The Japanese company, BMG Japan, sorted the original RCA RED SEAL CDs according to the composers and the year when the music pieces were created. BEST100 series are the best representative CDs, which were carefully chosen from those music pieces by acting and recording, and they were released again with the mark of RCA BEST100. These CDs are the most impressive records in the classical field at RCA’s best. Theoretically, we could find the single originals of those CDs, but BMG Japan reorganised excellently for everyone. During BMG Japan period, it was released for the first time in 1999 and for the second time in 2008 after SONY took over BMG. BEST100 series belong to the latter.
Dreams are an essential part of the musical world. Despite having been firmly involved in Sweden's highly fertile prog rock scene in the '70s, Roine Stolt (Kaipa, The Tangent, Transatlantic) was still harbouring dreams of maximum creative fulfilment when he arrived in the '90s, guitar in hand and a head full of sublime musical ideas. The end-result was a solo album, 'The Flower King', which struck such a resounding chord with a small but growing number of prog fans around the planet. It also proved to be one of a handful of albums that helped to kick-start and underpin a worldwide resurgence for adventurous, symphonic rock music that is still gaining momentum over two decades later…
A lost gem from Keith's "with horns" period – a quintet session from the mid 70s, recorded with a group that features Dewey Redman on tenor, plus Charlie Haden on bass, Paul Motian on drums and percussion, and Guilherme Franco on additional percussion. The feel is a bit straighter than Jarrett's excellent Death & The Flower set – as the tunes have a highly rhythmic component, and make good use of the extra percussion to create a flowing, organic groove. There's still a nice loose feel overall, though – almost a take on the loft jazz sound, especially at the moments when Jarrett goes a bit outside on piano. Titles include "Shades Of Jazz", "Southern Smiles", "Rose Petals", and "Diatribe".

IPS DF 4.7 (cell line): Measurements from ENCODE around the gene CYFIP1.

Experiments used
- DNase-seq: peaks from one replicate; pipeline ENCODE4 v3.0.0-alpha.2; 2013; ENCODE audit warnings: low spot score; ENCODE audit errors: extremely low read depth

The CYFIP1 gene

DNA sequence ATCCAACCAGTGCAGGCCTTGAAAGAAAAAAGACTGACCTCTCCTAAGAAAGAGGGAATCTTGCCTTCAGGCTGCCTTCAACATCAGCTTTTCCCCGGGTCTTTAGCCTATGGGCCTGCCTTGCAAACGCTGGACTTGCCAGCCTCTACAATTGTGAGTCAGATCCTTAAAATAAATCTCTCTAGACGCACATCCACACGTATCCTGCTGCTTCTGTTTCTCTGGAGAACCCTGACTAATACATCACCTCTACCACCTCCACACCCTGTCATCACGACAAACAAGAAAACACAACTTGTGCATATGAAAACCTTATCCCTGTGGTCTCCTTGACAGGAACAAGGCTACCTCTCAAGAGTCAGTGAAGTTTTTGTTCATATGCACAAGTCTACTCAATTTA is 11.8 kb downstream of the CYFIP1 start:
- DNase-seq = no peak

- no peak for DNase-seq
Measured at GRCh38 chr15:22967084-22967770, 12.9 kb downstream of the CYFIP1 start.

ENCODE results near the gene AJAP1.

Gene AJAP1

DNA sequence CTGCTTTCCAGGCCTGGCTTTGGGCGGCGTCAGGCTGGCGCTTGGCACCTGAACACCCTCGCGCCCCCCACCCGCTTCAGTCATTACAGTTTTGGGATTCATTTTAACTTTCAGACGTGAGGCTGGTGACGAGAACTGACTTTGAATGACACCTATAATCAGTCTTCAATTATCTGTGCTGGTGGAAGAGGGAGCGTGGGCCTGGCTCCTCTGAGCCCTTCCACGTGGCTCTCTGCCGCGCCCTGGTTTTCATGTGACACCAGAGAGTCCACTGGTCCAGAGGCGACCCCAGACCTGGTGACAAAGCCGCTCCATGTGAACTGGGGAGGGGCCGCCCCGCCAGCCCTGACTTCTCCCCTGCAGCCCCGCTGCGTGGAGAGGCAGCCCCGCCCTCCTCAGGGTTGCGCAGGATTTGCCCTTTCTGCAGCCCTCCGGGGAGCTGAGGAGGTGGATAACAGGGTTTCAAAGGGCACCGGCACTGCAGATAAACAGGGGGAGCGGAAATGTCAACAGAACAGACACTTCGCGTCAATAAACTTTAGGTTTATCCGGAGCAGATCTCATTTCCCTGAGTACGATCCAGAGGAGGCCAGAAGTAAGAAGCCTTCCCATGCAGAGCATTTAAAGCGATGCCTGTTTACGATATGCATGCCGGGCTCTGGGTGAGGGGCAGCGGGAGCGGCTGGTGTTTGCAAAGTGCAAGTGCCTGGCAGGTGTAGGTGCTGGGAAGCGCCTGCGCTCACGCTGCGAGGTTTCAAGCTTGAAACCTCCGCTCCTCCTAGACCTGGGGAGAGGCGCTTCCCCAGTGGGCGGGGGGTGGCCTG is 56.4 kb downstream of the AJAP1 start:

Ray Charles was the musician most responsible for developing soul music. Singers like Sam Cooke and Jackie Wilson also did a great deal to pioneer the form, but Charles did even more to devise a new form of black pop by merging '50s R&B with gospel-powered vocals, adding plenty of flavor from contemporary jazz, blues, and (in the '60s) country. Then there was his singing; his style was among the most emotional and easily identifiable of any 20th century performer, up there with the likes of Elvis and Billie Holiday. He was also a superb keyboard player, arranger, and bandleader. The brilliance of his 1950s and '60s work, however, can't obscure the fact that he made few classic tracks after the mid-'60s, though he recorded often and performed until the year before his death.
With more than 7 hours of tender music by Tchaikovsky, Mozart, Debussy, Puccini and more, performed by greats like Luciano Pavarotti, Andre Previn and Jose Carreras, this set can complete any romantic evening at home. And if we can't play upon your heart strings, 100 classics for this low price is quite a deal.
A far-reaching early gem from Roy Ayers – a set that's much more jazz-based than his later work, and a record that has him touching base with the Blue Note and Strata East sides of the jazz spectrum! The lineup here is incredibly hip – a mix of players that includes a young Charles Tolliver on trumpet, Harold Land and Joe Henderson on tenor, Jack Wilson on piano, and Reggie Workman on bass – not to mention Roy himself on some mighty great vibes! There's a surprising spiritual undercurrent to the music – pointing the way towards jazz to come in the 70s.